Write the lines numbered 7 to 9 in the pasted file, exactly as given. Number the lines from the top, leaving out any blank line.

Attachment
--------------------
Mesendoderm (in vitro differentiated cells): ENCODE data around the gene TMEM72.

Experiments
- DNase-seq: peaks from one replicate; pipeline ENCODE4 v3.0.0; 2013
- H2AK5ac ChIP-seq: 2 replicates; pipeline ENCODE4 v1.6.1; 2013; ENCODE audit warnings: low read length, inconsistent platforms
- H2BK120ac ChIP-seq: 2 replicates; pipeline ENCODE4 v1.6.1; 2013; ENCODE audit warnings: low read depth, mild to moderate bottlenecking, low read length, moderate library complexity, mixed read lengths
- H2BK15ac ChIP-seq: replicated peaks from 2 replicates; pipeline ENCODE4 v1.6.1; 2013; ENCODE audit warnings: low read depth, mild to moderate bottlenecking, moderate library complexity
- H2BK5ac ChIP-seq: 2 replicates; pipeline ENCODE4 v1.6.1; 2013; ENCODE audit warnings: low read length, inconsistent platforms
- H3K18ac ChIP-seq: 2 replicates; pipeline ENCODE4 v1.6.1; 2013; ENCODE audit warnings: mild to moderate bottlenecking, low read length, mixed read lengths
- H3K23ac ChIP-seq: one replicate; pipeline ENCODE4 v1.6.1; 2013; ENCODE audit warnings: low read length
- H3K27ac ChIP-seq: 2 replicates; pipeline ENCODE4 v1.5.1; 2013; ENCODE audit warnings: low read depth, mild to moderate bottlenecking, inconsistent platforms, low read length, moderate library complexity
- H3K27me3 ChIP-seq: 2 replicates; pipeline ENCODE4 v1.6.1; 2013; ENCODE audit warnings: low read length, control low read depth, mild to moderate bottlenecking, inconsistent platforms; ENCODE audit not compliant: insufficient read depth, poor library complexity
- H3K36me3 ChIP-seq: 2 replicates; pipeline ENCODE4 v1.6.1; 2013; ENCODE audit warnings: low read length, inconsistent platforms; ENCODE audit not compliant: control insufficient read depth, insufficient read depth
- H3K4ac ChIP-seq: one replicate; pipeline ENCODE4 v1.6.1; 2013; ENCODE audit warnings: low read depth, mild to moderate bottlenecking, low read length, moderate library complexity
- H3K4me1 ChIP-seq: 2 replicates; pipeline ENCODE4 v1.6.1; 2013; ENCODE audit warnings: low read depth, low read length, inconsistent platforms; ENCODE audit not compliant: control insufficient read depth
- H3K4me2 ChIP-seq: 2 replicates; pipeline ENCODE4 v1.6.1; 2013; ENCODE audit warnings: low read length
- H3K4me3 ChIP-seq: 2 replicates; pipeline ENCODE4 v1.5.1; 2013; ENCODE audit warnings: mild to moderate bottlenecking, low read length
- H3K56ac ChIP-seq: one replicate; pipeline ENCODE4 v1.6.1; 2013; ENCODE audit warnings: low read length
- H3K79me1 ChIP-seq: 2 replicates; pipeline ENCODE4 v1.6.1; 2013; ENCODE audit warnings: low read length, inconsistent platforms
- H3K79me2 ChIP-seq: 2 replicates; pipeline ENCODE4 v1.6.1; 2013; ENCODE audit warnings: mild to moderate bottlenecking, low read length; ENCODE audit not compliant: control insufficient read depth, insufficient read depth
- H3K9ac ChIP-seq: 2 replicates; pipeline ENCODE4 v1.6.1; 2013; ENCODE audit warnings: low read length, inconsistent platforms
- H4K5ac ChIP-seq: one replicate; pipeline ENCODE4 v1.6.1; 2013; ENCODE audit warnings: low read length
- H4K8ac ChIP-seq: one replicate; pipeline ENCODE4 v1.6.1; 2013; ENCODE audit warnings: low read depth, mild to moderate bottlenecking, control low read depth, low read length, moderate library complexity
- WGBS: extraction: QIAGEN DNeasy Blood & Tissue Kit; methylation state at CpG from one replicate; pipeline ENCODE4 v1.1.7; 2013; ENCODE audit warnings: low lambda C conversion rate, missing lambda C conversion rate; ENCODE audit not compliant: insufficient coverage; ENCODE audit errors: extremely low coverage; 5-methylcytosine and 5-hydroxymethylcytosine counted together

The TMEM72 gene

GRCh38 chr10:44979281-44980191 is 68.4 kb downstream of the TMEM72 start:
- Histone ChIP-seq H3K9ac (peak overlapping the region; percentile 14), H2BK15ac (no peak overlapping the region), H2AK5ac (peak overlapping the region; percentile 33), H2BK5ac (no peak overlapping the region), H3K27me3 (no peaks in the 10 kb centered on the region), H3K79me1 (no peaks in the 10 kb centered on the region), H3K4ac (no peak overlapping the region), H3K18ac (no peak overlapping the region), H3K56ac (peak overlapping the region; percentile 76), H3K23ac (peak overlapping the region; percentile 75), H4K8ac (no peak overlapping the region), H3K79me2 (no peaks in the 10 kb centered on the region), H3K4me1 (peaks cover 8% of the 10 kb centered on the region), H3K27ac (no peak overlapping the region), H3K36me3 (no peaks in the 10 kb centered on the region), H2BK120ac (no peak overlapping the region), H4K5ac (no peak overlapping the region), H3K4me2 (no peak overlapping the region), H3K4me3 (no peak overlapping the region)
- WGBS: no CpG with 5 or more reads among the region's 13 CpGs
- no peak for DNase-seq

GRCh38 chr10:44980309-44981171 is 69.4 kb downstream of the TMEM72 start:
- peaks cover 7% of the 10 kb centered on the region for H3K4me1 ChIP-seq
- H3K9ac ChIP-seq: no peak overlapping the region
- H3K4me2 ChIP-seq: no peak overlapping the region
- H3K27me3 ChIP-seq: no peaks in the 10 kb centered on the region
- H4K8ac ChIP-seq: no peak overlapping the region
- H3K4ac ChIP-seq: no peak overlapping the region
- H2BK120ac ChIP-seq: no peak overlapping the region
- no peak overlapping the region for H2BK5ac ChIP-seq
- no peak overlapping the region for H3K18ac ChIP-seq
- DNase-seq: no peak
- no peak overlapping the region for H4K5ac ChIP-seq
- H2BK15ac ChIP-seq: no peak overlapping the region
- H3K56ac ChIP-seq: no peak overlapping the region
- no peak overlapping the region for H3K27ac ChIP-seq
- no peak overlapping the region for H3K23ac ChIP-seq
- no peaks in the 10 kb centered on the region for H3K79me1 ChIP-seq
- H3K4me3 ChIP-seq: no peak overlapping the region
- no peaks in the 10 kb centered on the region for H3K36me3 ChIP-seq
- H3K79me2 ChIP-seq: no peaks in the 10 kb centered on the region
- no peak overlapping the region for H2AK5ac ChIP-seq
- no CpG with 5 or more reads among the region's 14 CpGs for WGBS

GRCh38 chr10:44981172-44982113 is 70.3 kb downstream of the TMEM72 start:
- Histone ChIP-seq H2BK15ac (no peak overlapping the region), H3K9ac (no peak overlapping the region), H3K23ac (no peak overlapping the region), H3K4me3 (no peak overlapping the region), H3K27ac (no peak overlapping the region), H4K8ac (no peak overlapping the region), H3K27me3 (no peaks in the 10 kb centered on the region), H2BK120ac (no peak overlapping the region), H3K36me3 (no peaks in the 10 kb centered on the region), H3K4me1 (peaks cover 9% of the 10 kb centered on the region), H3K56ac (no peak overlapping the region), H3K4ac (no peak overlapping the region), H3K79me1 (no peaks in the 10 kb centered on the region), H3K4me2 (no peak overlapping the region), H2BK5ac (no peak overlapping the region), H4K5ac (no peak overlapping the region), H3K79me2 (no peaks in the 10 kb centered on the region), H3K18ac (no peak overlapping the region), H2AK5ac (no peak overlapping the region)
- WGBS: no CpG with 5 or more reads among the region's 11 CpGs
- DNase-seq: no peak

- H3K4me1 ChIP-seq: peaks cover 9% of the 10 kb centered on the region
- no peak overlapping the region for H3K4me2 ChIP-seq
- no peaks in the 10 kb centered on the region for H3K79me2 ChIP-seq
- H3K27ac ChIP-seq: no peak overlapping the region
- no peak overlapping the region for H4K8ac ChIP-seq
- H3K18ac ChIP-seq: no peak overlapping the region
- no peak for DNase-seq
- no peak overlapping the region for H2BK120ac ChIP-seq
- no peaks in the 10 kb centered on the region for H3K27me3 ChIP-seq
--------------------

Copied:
- H2BK5ac ChIP-seq: 2 replicates; pipeline ENCODE4 v1.6.1; 2013; ENCODE audit warnings: low read length, inconsistent platforms
- H3K18ac ChIP-seq: 2 replicates; pipeline ENCODE4 v1.6.1; 2013; ENCODE audit warnings: mild to moderate bottlenecking, low read length, mixed read lengths
- H3K23ac ChIP-seq: one replicate; pipeline ENCODE4 v1.6.1; 2013; ENCODE audit warnings: low read length